Retirement apparently hasn't disrupted Cal Ripken Jr.'s game.
The former Orioles great can still sidestep controversy and offer carefully measured responses to the media like a seasoned pro.
While at baseball's winter meetings here yesterday to discuss Ripken Baseball's new partnership with the synthetic surfacing company FieldTurf, Ripken inevitably was peppered with questions about the upcoming National Baseball Hall of Fame vote.
A first-time candidate after the required five-year wait, Ripken, along with retired San Diego Padres outfielder Tony Gwynn, is considered a virtual lock to be enshrined into Cooperstown on July 29.
The intrigue, however, surrounds another noteworthy first-timer on the ballot, former St. Louis Cardinals and Oakland Athletics first baseman Mark McGwire, whose candidacy has been clouded by suspicion of steroid use.
"I understand the interest and, I guess, the debate that's going on right now," Ripken said. "I personally sit back and don't want to be drawn into that. I don't feel comfortable judging anyone in that particular case. I'm not qualified."
Ripken said he expects the McGwire issue to continue until results are announced Jan. 9, and obviously it would be the primary story line in July if McGwire is named on 75 percent of the Baseball Writers' Association of America ballots.
But Ripken said he's not concerned about the outcome, even if it means the spotlight on McGwire overshadows his big day in Cooperstown.
"It is what it is," Ripken said. "It's going to play out however it is going to play out. I'm not upset about it. I don't look at this as an opportunity to gain attention by any means."
Ripken, who had 3,184 hits and 431 home runs in his 20-year career, said he doesn't compare his statistics to other players of his generation, such as McGwire, who hit 583 homers.
"A lot of people say, 'Do your 431 home runs pale in comparison to some of these other inflated numbers?' " Ripken said. "But I honestly don't get into comparing my numbers. To me, it was try to do the best you can, fulfill a dream and at the end you are content that you did as much as you could. So it's not a matter of measuring your numbers against somebody else's."
However, when asked if steroids-aided statistics should be considered "tainted," Ripken offered as critical a statement as he is willing to make.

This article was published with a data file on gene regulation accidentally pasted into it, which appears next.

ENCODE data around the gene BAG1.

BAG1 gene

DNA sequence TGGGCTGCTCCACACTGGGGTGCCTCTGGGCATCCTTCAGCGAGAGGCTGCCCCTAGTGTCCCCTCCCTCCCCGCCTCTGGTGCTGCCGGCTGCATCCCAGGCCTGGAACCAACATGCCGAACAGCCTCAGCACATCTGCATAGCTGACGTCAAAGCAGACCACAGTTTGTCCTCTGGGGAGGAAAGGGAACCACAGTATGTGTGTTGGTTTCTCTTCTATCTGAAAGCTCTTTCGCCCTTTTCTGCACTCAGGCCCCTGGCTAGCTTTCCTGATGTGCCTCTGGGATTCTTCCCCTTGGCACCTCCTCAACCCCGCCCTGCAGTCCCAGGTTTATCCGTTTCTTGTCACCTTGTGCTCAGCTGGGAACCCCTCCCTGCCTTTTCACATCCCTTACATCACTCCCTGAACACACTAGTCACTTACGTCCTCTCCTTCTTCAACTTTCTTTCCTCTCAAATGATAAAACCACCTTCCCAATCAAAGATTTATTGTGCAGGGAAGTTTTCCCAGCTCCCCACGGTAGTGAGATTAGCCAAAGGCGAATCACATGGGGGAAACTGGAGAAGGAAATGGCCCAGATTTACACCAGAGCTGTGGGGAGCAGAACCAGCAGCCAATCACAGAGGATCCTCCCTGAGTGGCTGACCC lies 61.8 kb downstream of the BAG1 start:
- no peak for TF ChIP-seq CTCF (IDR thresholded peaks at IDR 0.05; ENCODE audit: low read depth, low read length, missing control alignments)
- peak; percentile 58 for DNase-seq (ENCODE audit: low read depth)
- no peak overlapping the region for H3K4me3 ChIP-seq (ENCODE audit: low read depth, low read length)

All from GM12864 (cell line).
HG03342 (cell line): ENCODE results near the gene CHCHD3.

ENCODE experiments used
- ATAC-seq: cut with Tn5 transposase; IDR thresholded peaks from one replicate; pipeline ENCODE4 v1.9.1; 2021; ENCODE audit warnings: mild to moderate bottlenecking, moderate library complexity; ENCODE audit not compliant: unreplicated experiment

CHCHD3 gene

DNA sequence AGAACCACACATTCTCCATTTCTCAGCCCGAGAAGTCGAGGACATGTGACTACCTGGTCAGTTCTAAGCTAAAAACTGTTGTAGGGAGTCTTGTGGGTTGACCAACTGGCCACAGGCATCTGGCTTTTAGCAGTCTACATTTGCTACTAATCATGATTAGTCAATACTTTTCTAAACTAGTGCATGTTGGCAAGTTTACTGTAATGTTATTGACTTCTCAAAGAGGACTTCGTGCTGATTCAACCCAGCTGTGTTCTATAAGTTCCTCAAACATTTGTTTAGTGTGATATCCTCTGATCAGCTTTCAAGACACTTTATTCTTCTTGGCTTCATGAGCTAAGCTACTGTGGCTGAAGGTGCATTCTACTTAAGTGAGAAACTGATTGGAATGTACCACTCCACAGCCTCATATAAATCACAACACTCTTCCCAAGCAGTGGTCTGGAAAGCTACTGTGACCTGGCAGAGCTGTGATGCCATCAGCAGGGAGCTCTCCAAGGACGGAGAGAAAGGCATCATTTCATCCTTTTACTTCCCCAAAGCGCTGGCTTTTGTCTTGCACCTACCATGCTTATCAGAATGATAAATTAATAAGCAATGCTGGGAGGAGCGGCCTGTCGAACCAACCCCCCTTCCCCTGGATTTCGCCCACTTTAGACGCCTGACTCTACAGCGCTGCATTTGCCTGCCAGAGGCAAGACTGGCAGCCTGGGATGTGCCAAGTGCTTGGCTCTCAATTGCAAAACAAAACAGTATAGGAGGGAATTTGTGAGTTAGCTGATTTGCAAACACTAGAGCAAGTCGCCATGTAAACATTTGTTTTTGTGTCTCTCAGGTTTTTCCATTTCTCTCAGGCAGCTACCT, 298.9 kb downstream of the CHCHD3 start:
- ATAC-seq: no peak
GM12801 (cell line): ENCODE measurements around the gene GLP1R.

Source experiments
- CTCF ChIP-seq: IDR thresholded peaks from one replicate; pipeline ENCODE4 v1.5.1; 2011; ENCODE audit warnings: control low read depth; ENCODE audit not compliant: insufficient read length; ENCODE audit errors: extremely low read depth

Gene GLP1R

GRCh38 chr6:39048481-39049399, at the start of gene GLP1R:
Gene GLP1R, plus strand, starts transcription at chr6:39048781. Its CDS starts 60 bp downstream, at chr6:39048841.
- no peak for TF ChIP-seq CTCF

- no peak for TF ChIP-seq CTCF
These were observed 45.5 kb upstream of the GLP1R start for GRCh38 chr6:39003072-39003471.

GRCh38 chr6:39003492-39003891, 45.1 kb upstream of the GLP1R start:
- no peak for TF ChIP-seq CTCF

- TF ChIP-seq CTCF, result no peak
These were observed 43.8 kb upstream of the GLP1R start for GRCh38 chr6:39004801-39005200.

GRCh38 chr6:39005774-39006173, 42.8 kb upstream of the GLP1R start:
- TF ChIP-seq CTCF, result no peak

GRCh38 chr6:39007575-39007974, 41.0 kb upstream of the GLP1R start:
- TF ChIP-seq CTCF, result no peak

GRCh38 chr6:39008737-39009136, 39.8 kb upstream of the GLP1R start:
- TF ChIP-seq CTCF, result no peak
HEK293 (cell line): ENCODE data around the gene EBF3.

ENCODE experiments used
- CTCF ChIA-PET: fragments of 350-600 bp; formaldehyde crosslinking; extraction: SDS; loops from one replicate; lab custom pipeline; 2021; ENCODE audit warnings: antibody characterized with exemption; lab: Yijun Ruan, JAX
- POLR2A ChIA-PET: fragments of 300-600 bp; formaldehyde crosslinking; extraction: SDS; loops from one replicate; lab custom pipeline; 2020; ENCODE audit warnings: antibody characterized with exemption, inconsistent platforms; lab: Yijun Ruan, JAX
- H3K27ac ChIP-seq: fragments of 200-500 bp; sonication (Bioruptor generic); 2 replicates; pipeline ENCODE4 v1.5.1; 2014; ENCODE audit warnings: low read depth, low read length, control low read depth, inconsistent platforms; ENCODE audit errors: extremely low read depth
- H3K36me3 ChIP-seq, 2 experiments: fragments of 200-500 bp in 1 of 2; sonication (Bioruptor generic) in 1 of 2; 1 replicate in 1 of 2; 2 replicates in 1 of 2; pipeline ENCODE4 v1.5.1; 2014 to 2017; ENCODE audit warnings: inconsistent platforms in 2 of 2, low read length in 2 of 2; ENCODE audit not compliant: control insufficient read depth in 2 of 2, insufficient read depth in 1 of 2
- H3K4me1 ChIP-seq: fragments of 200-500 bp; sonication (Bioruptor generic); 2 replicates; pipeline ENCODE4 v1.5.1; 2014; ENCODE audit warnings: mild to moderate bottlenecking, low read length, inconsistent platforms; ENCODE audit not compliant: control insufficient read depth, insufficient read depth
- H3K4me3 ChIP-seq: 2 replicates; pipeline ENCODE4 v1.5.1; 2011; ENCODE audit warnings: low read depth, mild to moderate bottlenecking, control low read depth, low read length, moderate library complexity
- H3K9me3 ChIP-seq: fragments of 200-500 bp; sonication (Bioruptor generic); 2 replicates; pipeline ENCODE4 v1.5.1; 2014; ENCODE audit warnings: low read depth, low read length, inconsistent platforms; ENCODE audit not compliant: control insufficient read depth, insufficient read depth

"I don't know to what extent [steroids] worked ... " Ripken said. "But if all your numbers are produced by those sorts of means, then I say, 'Yeah, they are artificial numbers.' "
Not exactly a headline-grabber, but Ripken also showed some contempt for the steroids era, albeit adding in his own positive spin.
"I think we all were very disappointed that steroids came flying out into the game of baseball; the integrity of the game was in question," he said. "Then there was good reaction on the side of Major League Baseball and the players association to put these policies in place to help restore the integrity of the game. I am very happy it is moving in that direction."
Since his retirement in 2001, Ripken has tried not to think much about the Hall of Fame. But he acknowledges that he's considering it more and more now.
"You do have to prepare for it in some sense in your mind, but it doesn't do you any good to go down that path until it actually happens," Ripken said. "But the closer you get to the possibility, the more people are certainly talking to you about it."
He said he's not made any special plans for the morning of the announcement, but since he won't be getting into Baltimore from a business trip until late the night before, he expects he'll have a low-key day.
Once announced, he'll have six months to come up with a speech, and try to encapsulate his career into a few minutes. At least he has a point of reference. Ripken was at the induction ceremony of his buddy Eddie Murray in 2003.
"I was a little bit worried when he was up there giving a speech. It was not his favorite thing for Eddie to do, stand up there and talk," Ripken said. "But I was mesmerized by him going back into his history and thanking all of the people that were instrumental in his life. It was an emotional roller coaster and it was a wonderfully positive human experience."
Ripken expects his own to be equally as positive, no matter who joins him on the dais. What Ripken says, whom he thanks and how it all comes together, however, remains to be seen.
"I think the words will start to flow, the concepts and the people will start to come out by themselves," he said. "I am not going to force the process."